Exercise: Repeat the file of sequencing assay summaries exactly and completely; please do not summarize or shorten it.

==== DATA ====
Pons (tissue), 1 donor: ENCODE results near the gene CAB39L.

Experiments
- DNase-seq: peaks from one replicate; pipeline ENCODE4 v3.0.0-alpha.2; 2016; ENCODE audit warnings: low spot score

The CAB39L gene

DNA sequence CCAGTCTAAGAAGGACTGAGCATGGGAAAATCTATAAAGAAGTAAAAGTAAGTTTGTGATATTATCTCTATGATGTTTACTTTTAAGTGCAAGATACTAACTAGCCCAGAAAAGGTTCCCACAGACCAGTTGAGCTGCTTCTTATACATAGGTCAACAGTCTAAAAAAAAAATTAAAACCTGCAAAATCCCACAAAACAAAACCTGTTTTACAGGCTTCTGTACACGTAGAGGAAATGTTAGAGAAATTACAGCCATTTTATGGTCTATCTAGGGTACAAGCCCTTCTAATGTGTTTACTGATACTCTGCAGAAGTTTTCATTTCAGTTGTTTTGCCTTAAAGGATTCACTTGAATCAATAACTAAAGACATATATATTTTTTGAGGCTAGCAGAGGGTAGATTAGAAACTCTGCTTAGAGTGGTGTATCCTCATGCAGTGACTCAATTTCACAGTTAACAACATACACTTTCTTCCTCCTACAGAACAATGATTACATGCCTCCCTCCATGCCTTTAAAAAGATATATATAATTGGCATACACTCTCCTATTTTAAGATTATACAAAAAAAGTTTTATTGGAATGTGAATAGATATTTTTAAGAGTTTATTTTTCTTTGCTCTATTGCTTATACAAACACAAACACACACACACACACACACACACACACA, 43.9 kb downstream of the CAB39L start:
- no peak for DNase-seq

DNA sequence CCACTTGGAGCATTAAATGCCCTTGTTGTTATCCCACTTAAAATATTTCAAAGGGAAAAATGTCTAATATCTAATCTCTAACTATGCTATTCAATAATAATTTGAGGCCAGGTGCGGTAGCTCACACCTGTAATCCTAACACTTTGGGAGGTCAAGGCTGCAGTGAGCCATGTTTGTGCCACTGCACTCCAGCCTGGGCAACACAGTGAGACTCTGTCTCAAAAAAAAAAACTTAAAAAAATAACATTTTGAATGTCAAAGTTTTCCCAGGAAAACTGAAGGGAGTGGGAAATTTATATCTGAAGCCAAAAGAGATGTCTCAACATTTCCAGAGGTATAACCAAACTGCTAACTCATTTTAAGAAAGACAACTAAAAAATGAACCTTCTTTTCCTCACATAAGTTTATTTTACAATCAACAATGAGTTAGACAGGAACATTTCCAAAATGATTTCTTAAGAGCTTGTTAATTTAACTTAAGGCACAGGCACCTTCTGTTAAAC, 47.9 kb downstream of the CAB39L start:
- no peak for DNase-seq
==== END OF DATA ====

Pons (tissue), 1 donor: ENCODE results near the gene CAB39L.

Experiments
- DNase-seq: peaks from one replicate; pipeline ENCODE4 v3.0.0-alpha.2; 2016; ENCODE audit warnings: low spot score

The CAB39L gene

DNA sequence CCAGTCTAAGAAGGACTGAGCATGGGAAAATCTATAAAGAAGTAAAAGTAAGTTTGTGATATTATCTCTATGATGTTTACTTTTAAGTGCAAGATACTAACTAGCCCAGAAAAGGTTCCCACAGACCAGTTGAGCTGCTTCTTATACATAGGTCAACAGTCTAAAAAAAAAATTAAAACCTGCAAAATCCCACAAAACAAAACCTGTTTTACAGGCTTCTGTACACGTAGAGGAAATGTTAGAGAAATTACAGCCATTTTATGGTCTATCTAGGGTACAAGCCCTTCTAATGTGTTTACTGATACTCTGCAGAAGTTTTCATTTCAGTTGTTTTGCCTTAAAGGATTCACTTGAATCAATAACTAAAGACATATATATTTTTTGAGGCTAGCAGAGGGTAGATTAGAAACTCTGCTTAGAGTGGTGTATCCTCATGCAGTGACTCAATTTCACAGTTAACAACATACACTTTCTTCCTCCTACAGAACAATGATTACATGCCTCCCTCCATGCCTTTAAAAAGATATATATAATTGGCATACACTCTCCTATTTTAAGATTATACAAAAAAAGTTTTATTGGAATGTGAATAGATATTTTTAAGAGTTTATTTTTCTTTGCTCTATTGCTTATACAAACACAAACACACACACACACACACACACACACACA, 43.9 kb downstream of the CAB39L start:
- no peak for DNase-seq

DNA sequence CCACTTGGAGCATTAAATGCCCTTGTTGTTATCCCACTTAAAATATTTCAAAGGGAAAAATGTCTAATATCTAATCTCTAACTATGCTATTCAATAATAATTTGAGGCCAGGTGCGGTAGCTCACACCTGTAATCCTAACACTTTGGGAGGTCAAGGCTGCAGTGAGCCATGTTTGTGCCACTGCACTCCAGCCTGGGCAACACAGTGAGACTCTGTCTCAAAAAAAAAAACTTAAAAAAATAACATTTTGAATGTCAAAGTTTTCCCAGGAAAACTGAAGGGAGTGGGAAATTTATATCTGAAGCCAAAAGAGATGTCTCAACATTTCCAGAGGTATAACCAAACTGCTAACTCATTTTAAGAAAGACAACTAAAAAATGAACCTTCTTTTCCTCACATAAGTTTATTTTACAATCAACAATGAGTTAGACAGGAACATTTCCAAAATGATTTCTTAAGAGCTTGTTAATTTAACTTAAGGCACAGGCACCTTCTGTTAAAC, 47.9 kb downstream of the CAB39L start:
- no peak for DNase-seq